Well, bingo finishes and the suisui still hasn't shown. So Katie and I head to her 'house' on the school compound which is really a small classroom that has been renovated into a suitable living situation. She gives me the grand tour and shows me the whole in the fence from where, the previous night, someone got into the compound and...wait for it...stole four pairs of underwear which were hung out to dry, which, inevitably and undeniably becomes a huge joke in her village. And let's face it, it is pretty funny. Creepy, but here we like to say that it's funny and a good Peace Corps story to tell later. After sufficient kafao at her house, we head back to the faleoloa so we dont' get stuck at her place during sa, or curfew. And we just sit next to the faleoloa while the matai (high chiefs) patrol the roads to make sure no one is walking. this is the allotted daily time for prayer. Do it. If you don't do it, make everyone think you do it. Turn down the volume on your TVs, pray if you really want, sing if your ambitious (or just really want the village to know your undying devotion), maybe a little 'Fa'fetai i le Atua'.
(At some point earlier, I really can't remember when, the suisui did show. We bring her my fabric, she takes my measurements, and then we wait, like everything in Samoa, we wait.) Back to curfew. It's uma (done). So we go to Lola's house and Katie and I depart ways so she can get back to her house before her water is turned off. Lola's family has just finished singing their evening prayer and I awkwardly sit next to the man of the house who is seventy-six. We talk about how old my parents are, if they're still alive (oddly enough, this is not a strange question here, the assumption being that if a palagi leaves their family it must be because they have no family), the shock that I'm an only child (something that always baffles Samoans) and that I'm a long way from home. I talk to Lola's daughter who is a year 6 at my school and watch while a few babies wander around. At one point, Lola's thirty year old son comes out of nowhere and chats with me. He gets a phone call and leaves and the man of the house asks, "Do you know him?" Nope, not at all.
Eventually Lola and I head back to the suisui's house. Her husband has just arrived and he will do the print. Her name is Vailolo and his name is Toa. They are two of the nicest people I've met recently. While he rolls the print on the fabric and she dries the print with a blow-dryer, some neighborhood tamaiti (children) call out "PALAGI! PALAGI!" (White person! Non-Samoan! Foreigner! Take your pick.) I wave. They continue shouting as their giggles permeate the night. Eventually I yell back, "O fea le palagi? O fea? Oe?" (Where's the palagi? Where? You?") This gets huge laughs from the kids and from Lola and Vailolo. It might've scored me some brownie points with Lola too, and I will take anything to impress the teachers at my school. The kids keep coming around, sticking their faces around the corner, so I make faces at them, and they laugh, and run. every once in a while, a call of PALAGI will be heard again. I catch one of the kids before he runs away and reply, "SAMOAN!" Again, this cracks everyone up and I am immensely pleased with the reaction. This is the kind of politically incorrect joke that wins hearts here. But Vailolo and Toa are super cool and know that it isn't the coolest thing for their kids to be shouting out my skin color, so eventually they yell, "Soia. Sasa." (Stop, or I'll hit you.) the sewing machine continues, Vailolo's foot pushes the pedal, a pig is found under a bench in the kitchen, a cat with half a tail walks around. And rain pounds on the metal roofs. Rain here is like rain I've experienced nowhere else, perhaps because the sound of the drops echoes off the roofs and bounces between houses.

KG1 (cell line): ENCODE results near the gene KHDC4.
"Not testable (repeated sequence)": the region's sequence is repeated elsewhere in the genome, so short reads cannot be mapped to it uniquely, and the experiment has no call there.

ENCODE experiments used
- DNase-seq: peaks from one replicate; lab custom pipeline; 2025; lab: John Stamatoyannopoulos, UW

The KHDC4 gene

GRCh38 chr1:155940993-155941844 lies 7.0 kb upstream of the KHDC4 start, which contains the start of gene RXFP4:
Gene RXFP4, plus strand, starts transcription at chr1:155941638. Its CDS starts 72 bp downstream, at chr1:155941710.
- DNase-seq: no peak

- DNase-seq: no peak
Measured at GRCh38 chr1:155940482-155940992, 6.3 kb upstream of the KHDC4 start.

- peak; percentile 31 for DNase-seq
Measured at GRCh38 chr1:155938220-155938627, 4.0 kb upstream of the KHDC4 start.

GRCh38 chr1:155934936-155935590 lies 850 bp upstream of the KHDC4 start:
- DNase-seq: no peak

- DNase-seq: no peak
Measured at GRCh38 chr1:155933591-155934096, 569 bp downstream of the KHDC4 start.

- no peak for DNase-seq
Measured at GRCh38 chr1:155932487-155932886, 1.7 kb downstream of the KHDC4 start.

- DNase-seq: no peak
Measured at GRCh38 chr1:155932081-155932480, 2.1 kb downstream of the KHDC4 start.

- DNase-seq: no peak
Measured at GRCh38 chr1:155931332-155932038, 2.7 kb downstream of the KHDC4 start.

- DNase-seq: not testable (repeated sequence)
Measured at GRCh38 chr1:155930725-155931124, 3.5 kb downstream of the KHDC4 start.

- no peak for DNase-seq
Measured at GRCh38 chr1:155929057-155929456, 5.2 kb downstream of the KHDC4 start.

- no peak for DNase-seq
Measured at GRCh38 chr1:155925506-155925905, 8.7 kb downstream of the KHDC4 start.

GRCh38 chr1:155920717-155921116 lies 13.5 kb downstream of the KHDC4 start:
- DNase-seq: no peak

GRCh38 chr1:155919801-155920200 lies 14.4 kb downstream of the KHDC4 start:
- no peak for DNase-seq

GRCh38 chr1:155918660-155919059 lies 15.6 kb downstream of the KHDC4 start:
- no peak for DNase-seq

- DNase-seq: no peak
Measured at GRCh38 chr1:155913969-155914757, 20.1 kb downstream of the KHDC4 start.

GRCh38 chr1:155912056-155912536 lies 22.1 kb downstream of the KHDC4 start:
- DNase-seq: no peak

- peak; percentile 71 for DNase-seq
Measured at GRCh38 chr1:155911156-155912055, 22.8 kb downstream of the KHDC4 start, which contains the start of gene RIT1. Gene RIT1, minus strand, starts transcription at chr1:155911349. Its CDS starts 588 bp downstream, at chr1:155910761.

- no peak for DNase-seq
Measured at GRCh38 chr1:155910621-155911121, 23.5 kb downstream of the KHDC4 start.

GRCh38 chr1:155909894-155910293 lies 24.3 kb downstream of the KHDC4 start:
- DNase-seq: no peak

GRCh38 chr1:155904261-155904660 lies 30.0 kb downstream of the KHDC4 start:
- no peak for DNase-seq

I'm using Samoan when I can and Vailolo and Toa dont' care if I can't say everything in Samoan. The sewing is nearing its conclusion and as I try on the top piece and tie the bottom around my waist, Vailolo tells me that next time I need a puletasi made, she will do it for free. This is one of the nicest things someone has offered to do for me in a while, and I feel honored. Toa tells me I'm the first palagi he has hosted and as he and his nephew drive me back to Falefa around 10:30 with a finally-finished red puletasi, he invites me to toana'i (Sunday post-church lunch) any time I can come. As some of you readers may know, I've had a really, really difficult time lately, but Toa says possibly the one thing I've needed to hear for a while now: "You're volunteering here to help the children of Samoa. You're in a completely different country. A free puletasi is the least we can do for you. Thank you."
I sit in the back seat, a slight smile on my face, maybe a tear or two appearing in the corner of my eye, as I look at the stars in the sky and the ocean waves crashing against the rocks next to the road, and the wind blows back my hair.
And that red puletasi? It might be my favorite one.